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Hi-Z input and guitars

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Hi-Z input and guitars

Postby jellyjim » Mon Jul 29, 2019 2:09 pm

Hello

I understand that, in technical terms, a Hi-Z input is about impedance matching and in practical terms, a Hi-Z input stops an electric guitar sounding crud.

But even so, is it correct to say that a guitar recorded through a Hi-Z input is only ever a pre-cursor to re-amping, and in more recent years, amp modelling? The signal might have plenty more girth or body than if it were just plugged in to a line input but as it's been no where near an amp it lacks any real 'electric guitar-ness'.

I ask because I've just been recording a new guitar for the first time through my new Apollo Twin into UA's excellent Korg SDD3000 model and frankly it sounds fantastic before it's been anywhere near an amp model.

Is it a case of if sounds good it is good or, 'am I doing it worng?'

What's the history of recorded guitar sans amp? Is it a celebtrated one?
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Re: Hi-Z input and guitars

Postby Hugh Robjohns » Mon Jul 29, 2019 2:51 pm

jellyjim wrote:I understand that, in technical terms, a Hi-Z input is about impedance matching...

No, it isn't. There is no 'matching' going on int he case of an electric guitar. Impedance matching is a very specific condition which doesn't apply to plugging a guitar into an amp etc.

The high-impedance input is required to avoid 'loading' the guitar pickups, minimising the current flowing around the circuit and allowing the maximum possible output voltage to be developed.

... in practical terms, a Hi-Z input stops an electric guitar sounding crud.

Now that is a statement I can go with! ;-)

But even so, is it correct to say that a guitar recorded through a Hi-Z input is only ever a pre-cursor to re-amping, and in more recent years, amp modelling?

No, I wouldn't say it was correct. Plenty of commercial recordings have used unprocessed DI-d guitars (and the majority of bass recordings still use DI-s). But, a DI-d guitar can sound pretty flat, sterile and bright, so if a mic-able amp isn't available at the time, then some sort of subsequent re-amping or modelling is commonly used.

It should also be said that a lot of engineers will record a guitar DI alongside a miked-up amp as a 'just-in-case' backup, and it may well never actually get used!

Is it a case of if sounds good it is good or, 'am I doing it worng?'

I'm always happy to go with the 'if it sounds good...' approach! :-D And I don't see anything wrong in doing what you're doing if you like what it produces.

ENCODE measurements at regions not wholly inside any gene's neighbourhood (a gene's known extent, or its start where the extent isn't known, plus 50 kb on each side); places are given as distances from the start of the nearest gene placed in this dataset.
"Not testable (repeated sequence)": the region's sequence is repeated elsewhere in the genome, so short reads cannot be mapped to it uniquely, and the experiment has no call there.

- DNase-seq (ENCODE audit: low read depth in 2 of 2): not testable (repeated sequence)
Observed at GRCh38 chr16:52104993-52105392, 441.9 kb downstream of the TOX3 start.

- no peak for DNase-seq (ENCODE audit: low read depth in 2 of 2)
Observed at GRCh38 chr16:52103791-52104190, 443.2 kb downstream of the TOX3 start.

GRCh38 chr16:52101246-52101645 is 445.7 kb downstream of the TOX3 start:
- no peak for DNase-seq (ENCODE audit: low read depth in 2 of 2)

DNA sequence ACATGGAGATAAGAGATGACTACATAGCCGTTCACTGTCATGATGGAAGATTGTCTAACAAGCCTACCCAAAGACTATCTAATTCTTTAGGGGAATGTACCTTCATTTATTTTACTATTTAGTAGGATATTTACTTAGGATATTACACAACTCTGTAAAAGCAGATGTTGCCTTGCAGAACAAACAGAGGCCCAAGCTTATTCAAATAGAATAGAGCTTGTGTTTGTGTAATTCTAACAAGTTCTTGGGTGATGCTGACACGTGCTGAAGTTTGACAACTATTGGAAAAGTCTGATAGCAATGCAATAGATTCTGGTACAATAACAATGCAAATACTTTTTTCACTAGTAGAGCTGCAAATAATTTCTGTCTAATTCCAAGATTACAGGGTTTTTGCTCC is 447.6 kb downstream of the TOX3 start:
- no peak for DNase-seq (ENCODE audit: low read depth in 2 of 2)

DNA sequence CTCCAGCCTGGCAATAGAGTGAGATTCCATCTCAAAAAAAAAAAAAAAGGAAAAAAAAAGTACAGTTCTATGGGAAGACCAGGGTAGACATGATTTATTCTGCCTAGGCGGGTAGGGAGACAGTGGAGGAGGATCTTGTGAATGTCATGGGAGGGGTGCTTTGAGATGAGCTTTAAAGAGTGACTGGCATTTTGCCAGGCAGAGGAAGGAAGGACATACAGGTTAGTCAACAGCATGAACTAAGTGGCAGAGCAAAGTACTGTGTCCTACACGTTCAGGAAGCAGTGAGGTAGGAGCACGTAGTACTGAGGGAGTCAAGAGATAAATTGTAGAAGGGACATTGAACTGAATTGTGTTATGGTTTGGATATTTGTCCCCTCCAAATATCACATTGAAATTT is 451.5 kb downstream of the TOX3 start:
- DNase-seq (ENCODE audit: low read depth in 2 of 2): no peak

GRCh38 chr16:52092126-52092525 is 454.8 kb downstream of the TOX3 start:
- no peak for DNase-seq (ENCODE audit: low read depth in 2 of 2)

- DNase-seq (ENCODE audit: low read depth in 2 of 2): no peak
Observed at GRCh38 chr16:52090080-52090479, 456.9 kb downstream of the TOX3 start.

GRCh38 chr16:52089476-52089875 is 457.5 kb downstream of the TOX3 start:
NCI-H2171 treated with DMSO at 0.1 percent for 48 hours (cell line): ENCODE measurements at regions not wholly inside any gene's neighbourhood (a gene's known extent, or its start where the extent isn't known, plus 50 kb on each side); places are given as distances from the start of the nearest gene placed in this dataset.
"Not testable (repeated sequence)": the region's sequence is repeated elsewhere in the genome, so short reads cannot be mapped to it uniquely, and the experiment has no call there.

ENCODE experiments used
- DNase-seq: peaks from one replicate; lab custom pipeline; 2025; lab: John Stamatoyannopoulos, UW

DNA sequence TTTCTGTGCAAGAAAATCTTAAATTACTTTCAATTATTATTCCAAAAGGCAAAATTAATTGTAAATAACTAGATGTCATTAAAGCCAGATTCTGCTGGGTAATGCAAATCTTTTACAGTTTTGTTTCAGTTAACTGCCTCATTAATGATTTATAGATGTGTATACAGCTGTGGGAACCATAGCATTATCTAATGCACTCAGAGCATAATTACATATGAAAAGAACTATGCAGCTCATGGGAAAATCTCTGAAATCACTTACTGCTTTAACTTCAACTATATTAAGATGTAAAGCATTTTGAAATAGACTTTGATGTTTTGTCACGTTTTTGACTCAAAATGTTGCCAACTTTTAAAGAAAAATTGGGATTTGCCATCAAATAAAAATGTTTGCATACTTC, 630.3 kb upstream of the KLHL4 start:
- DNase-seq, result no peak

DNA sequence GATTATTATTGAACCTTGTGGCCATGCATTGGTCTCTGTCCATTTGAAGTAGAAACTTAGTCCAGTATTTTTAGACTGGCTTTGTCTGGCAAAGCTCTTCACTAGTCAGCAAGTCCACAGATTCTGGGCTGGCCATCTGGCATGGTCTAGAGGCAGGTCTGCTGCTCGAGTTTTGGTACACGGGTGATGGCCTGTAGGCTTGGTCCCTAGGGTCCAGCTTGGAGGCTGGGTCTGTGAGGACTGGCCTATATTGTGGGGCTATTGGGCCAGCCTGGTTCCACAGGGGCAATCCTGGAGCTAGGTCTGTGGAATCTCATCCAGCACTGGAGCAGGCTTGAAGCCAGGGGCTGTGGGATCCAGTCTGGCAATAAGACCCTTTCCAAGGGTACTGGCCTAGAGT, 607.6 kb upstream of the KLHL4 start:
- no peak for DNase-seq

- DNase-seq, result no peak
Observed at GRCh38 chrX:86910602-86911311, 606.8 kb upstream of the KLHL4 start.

The usual complaint about DI'd guitars is the brightness. A typical guitar amp/speaker comb tends to have a fairly rapid roll-off above 4 - 5kHz or so which doesn't happen in a straight DI signal. But I suspect there is probably sufficient HF roll off in that Korg model to smooth things over nicely.

H
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Re: Hi-Z input and guitars

Postby Wonks » Mon Jul 29, 2019 2:58 pm

Well, it's less about impedance 'matching' and all about providing a high enough impedance so that the pickups don't get too 'loaded' and so loose all their high end signal. 500k will do, but 1 Meg is that bit better. You can go higher, but it stops making any real impact on the sound unless you have a straight piezo pickup (no pre-amp) where 10 meg is good for the best sound.

Look at the straight DI sound as a decent clean sound. There's absolutely no reason that you can't get a great sound just straight in (maybe with a bit or reverb added). Many hit records made, especially funk, with the guitar DI'd straight into a desk with no guitar amp in sight.

No distortion, so no extra high harmonics being created that make a non-speaker simulated sound very fizzy and unpleasant (it's more about the speaker sim than the amp sim here).

Of course, amp and speaker sims come into their own once you start dirtying up the guitar signal.
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Re: Hi-Z input and guitars

Postby Wonks » Mon Jul 29, 2019 3:04 pm

Guitar speakers don't have a roll-off in the way that a low-pass filter does. There is a pretty severe drop in output, typically from around 5kHz to 7kHz where there is a 20-25dB drop in total output by 7kHz - but then the output continues at that level. So you get some extra high-end from a guitar speaker that makes it sound that bit more interesting than if you just put a suitable low-pass filter on the guitar signal at 5kHz.
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Re: Hi-Z input and guitars

Postby Folderol » Mon Jul 29, 2019 3:13 pm

Another point is that a low impedance can change the way the pickups interact with each other and to some extent the strings themselves. Bear in mind that the strings are the energy source that creates the pickup current.
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